10 April 2019

Review: Sentry CA279 Dual-Power

Hello again! I apologize for the lack of reviews, but I've dug myself into many other projects unrelated to calculators. The April 1st post had been set up a while back, and was posted automatically, so if you're confused as to why that's the only thing I've posted lately, there's why. But we're not here to talk about me, are we? We're here to discover how good a calculator is.
Sentry CA279 Dual-Power Calculator.
The Sentry CA279 Dual-Power calculator comes to us from the year 2011 by a company that makes audio technology now, Sentry Industries. There are no mentions of calculators to be found on their website, but based on the logo, it appears to be the same company. I don't know why they would try to distance themselves from this device because it's actually decent- for a cheap calculator.

The CA279 has extremely basic functionality and doesn't feature anything unique as far as calculators go. It adds, subtracts, multiplies, and divides integers and floats just fine, and it helps that the rubber buttons feel nice and the display is so large. It's dual-powered as well, and the one I purchased came with a corroded battery and still works.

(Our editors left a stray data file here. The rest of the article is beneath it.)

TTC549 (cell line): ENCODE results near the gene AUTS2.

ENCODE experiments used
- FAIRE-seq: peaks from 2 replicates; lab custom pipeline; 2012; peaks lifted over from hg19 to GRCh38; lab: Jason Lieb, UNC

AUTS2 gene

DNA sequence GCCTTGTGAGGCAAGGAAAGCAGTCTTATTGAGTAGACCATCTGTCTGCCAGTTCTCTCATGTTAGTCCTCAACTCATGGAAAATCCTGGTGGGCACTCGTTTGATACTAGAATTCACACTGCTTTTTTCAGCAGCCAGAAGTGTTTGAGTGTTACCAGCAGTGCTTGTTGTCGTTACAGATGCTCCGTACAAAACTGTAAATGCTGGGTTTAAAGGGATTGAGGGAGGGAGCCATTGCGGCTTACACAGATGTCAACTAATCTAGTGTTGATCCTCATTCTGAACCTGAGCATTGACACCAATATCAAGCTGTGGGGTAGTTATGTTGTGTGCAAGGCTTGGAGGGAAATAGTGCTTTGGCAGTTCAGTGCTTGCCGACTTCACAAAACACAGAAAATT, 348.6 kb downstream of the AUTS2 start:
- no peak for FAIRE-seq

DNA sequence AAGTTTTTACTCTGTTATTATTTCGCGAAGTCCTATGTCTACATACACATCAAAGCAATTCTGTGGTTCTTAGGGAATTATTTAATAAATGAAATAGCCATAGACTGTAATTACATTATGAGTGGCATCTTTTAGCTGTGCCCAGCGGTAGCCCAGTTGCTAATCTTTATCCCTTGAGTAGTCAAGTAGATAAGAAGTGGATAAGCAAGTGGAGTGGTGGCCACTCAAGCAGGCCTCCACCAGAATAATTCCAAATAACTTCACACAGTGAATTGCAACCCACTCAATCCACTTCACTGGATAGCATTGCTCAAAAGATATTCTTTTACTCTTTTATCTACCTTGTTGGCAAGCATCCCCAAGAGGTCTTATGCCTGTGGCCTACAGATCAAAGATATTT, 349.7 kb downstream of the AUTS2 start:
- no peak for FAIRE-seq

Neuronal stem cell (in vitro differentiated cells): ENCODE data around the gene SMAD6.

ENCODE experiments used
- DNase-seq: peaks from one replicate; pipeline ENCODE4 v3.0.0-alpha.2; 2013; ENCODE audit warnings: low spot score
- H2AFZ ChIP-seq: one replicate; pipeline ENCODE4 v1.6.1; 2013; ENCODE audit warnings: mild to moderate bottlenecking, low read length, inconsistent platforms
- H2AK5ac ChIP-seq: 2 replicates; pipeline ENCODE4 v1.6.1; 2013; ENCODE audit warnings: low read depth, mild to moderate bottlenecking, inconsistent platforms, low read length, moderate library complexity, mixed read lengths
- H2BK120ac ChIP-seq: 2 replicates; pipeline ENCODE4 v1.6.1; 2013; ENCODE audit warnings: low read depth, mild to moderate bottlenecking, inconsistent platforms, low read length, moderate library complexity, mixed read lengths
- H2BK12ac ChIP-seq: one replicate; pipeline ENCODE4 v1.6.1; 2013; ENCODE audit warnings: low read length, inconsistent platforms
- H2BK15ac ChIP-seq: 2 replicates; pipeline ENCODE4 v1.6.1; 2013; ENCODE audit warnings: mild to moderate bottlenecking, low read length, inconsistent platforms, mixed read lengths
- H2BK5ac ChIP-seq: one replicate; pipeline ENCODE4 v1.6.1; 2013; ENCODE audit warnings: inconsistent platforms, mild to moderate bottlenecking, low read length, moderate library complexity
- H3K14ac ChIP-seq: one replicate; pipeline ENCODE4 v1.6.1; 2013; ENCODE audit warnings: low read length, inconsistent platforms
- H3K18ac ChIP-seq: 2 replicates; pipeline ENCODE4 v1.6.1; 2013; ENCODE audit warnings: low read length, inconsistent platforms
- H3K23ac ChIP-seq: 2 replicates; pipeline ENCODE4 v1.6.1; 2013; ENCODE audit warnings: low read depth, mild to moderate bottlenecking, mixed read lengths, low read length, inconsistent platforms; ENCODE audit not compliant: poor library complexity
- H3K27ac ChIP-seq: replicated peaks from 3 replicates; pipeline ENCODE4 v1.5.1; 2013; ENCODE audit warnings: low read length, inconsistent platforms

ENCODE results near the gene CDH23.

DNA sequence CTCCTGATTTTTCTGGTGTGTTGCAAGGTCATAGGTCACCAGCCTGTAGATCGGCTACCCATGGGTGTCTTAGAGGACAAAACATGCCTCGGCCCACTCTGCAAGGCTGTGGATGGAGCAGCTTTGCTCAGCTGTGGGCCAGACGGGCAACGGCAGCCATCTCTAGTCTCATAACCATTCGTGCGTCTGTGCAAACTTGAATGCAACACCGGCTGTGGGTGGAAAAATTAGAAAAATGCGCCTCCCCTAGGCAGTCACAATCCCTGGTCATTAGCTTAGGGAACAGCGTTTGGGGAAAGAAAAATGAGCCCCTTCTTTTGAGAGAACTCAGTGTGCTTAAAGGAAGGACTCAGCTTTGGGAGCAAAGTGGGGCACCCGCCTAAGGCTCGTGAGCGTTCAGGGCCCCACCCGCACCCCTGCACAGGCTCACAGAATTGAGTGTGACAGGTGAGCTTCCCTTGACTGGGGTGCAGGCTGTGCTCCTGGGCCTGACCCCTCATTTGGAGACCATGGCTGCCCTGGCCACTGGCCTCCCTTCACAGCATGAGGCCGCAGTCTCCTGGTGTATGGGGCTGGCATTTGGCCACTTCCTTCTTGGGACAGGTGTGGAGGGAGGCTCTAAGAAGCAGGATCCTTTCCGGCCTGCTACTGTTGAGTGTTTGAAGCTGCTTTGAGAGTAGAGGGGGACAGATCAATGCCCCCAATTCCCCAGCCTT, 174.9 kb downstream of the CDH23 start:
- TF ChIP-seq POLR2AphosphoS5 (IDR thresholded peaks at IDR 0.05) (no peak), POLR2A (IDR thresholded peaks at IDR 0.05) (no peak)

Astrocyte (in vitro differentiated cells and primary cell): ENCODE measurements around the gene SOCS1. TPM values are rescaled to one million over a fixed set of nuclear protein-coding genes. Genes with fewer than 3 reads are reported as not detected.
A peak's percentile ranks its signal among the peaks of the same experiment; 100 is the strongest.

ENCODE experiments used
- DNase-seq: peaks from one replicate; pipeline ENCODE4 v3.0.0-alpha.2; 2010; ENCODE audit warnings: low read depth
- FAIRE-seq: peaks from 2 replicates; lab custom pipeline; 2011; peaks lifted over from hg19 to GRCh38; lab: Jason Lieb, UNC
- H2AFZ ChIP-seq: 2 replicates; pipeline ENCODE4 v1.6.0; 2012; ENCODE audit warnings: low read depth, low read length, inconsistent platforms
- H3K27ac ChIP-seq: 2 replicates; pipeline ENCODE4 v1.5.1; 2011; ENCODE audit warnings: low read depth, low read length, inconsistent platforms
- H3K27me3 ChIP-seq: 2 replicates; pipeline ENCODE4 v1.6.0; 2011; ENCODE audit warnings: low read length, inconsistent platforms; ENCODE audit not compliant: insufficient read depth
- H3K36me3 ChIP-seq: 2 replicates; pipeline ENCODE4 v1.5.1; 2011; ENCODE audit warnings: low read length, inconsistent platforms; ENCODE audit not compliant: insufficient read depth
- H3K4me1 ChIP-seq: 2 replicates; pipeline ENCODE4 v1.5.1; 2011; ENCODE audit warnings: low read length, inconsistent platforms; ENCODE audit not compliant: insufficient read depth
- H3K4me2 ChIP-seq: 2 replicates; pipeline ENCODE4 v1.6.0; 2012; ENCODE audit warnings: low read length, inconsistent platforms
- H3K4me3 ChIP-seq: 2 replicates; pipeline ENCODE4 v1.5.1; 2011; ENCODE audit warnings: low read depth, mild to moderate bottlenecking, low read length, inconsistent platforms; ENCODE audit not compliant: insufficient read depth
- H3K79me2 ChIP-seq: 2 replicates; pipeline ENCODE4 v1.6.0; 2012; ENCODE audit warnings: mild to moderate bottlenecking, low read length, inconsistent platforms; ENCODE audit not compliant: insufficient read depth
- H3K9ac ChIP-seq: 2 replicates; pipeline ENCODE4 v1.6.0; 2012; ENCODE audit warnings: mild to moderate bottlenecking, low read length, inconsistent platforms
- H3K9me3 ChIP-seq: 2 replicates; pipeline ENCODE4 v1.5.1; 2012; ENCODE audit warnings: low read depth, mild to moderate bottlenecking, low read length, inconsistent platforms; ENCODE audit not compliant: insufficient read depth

I like the way it looks, and it feels pretty good in the palm of my hand.

Inside the device is unfortunate, however. This calculator is made from very cheap components, similar to the Big Display that I hate so much. The difference here is that the internal components are held together nicely and the exterior plastic probably won't crack after being gently tossed into a hard surface.

Is it a device I would recommend? Not really. Is it a device I'd warn my readers to not buy? Not that either. It's cheap but not disposable. I just don't have any strong feelings one way or another about the CA279. It won't be going into my Box of Lame, and I've got plenty of room on my Wall of Fame, so it will go up there among other great devices until I find a reason to remove it.

Original packing - front.
Original packaging - back.
Back of calculator. Nothing interesting here.
Back removed, exposing cheap internal components.

Supports made from cardboard are not great.
Paper-thin contacts aren't great, either.

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